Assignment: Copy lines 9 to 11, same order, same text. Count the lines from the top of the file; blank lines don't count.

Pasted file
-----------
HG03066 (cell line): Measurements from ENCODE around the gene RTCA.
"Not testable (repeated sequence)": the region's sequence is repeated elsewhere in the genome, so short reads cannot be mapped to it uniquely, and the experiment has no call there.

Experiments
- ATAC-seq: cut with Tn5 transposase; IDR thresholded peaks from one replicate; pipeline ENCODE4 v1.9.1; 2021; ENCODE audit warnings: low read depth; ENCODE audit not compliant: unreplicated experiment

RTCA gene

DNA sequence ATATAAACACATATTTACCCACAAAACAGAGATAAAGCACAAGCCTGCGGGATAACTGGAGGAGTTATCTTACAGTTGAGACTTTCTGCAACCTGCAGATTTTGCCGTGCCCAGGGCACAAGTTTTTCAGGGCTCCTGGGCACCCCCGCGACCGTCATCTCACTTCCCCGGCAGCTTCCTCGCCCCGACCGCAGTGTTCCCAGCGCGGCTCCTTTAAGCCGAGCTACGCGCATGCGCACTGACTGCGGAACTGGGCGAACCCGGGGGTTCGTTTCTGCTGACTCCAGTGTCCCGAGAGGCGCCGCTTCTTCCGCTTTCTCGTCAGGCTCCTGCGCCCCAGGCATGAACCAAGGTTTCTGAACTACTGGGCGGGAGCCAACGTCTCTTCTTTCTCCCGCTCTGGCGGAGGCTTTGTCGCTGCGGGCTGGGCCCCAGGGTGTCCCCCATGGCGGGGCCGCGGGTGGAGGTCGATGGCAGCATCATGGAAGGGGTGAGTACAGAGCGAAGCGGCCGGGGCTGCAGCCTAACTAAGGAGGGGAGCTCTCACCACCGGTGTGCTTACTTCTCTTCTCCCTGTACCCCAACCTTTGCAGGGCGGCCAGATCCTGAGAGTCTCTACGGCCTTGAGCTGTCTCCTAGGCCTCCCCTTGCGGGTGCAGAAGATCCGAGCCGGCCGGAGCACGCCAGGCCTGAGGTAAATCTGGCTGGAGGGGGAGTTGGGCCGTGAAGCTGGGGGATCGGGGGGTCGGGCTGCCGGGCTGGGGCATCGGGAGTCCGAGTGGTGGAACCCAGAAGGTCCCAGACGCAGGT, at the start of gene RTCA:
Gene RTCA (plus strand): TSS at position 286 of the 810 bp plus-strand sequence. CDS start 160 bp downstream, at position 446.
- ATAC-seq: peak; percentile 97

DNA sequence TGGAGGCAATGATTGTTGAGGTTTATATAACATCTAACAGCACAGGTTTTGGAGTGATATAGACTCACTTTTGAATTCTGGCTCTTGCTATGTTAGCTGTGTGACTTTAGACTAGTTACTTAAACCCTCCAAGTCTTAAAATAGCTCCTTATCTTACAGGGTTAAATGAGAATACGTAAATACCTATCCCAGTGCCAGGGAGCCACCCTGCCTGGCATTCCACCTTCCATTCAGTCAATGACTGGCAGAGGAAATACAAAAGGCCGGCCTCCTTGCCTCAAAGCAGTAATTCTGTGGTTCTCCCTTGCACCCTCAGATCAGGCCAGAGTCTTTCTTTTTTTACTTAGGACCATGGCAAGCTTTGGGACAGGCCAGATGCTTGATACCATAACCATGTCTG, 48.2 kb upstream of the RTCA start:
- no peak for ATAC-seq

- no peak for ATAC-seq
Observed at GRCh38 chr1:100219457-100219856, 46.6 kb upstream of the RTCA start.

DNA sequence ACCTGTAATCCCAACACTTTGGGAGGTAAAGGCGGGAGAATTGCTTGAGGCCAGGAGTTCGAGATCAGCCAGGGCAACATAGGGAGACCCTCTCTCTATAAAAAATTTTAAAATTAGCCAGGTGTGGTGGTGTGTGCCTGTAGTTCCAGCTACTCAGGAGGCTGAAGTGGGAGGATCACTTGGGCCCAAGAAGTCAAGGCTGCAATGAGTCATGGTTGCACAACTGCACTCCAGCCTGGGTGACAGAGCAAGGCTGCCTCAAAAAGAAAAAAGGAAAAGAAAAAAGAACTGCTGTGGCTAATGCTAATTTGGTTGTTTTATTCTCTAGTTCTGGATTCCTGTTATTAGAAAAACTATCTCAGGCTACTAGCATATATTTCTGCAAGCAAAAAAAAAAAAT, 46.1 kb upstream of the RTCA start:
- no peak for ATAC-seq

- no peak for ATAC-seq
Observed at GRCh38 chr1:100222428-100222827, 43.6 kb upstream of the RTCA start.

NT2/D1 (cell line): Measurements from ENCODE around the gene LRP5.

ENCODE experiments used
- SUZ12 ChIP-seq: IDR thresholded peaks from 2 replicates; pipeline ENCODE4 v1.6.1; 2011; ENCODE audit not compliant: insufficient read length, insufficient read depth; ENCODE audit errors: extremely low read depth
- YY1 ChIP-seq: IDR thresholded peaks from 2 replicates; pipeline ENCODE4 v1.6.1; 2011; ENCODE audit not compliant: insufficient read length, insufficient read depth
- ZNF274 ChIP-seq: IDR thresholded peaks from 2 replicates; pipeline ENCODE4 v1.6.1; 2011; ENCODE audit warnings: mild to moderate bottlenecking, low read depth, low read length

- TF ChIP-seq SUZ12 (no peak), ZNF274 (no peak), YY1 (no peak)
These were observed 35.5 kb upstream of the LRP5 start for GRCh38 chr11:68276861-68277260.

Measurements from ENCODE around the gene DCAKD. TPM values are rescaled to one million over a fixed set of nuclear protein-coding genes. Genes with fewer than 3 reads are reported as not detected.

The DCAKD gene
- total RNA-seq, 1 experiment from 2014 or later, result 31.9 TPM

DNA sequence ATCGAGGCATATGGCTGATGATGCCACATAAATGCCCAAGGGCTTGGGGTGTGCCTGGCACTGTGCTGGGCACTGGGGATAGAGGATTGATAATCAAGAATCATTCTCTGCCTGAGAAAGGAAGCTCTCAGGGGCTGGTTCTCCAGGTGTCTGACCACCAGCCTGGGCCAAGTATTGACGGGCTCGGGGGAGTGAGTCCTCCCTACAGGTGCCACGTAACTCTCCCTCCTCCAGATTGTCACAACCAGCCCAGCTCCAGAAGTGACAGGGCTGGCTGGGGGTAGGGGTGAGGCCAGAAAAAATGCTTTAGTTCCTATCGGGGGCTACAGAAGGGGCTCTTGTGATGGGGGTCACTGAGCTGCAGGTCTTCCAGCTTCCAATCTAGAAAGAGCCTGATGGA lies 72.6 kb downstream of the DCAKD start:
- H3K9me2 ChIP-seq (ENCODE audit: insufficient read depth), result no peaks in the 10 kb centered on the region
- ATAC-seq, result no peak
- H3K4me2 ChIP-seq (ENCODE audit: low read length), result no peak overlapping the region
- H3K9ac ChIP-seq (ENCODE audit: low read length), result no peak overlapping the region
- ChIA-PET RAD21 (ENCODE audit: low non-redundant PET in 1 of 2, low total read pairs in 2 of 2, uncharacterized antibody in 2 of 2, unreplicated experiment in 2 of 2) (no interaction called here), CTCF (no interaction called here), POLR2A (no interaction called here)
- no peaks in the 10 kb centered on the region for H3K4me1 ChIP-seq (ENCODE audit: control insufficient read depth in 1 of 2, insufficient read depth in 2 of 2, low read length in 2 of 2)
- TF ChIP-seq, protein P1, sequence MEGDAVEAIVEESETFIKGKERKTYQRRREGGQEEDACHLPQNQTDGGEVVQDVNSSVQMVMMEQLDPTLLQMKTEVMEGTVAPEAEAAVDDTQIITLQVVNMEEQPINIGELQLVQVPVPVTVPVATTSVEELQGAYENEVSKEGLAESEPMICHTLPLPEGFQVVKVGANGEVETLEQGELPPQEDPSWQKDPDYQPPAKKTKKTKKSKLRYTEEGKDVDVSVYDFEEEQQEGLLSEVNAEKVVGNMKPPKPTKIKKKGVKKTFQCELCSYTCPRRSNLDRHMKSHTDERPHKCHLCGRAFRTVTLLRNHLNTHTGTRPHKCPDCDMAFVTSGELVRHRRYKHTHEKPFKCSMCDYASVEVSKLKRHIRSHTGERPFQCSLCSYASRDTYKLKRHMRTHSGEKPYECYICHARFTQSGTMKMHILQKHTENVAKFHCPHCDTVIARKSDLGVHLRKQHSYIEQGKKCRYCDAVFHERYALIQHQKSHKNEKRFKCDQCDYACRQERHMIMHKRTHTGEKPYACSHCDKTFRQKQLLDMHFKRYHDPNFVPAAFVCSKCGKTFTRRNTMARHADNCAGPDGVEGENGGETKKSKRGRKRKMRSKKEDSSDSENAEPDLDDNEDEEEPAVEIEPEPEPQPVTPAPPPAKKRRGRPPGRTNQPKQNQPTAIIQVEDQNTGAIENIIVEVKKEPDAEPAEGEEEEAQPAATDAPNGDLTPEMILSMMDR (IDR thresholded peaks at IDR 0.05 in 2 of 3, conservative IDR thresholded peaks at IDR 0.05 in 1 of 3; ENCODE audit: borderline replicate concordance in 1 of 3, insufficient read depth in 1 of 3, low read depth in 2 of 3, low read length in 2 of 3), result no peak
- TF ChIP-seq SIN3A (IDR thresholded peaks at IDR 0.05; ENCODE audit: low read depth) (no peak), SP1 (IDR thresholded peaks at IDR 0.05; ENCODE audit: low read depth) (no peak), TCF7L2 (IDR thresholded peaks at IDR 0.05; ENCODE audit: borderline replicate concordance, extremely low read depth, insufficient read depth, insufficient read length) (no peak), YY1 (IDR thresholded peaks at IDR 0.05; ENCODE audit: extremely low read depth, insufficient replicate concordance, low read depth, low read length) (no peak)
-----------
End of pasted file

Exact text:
DNA sequence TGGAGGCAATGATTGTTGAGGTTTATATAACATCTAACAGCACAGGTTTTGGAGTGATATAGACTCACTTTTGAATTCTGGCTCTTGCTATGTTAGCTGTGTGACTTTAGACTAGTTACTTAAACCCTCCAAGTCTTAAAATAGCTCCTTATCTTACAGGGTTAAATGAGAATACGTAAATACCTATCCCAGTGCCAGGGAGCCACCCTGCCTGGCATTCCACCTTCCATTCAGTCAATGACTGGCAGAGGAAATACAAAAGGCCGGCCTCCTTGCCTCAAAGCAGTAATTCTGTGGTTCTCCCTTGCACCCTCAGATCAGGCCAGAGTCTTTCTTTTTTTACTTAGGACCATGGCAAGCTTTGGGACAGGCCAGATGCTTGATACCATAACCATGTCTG, 48.2 kb upstream of the RTCA start:
- no peak for ATAC-seq

- no peak for ATAC-seq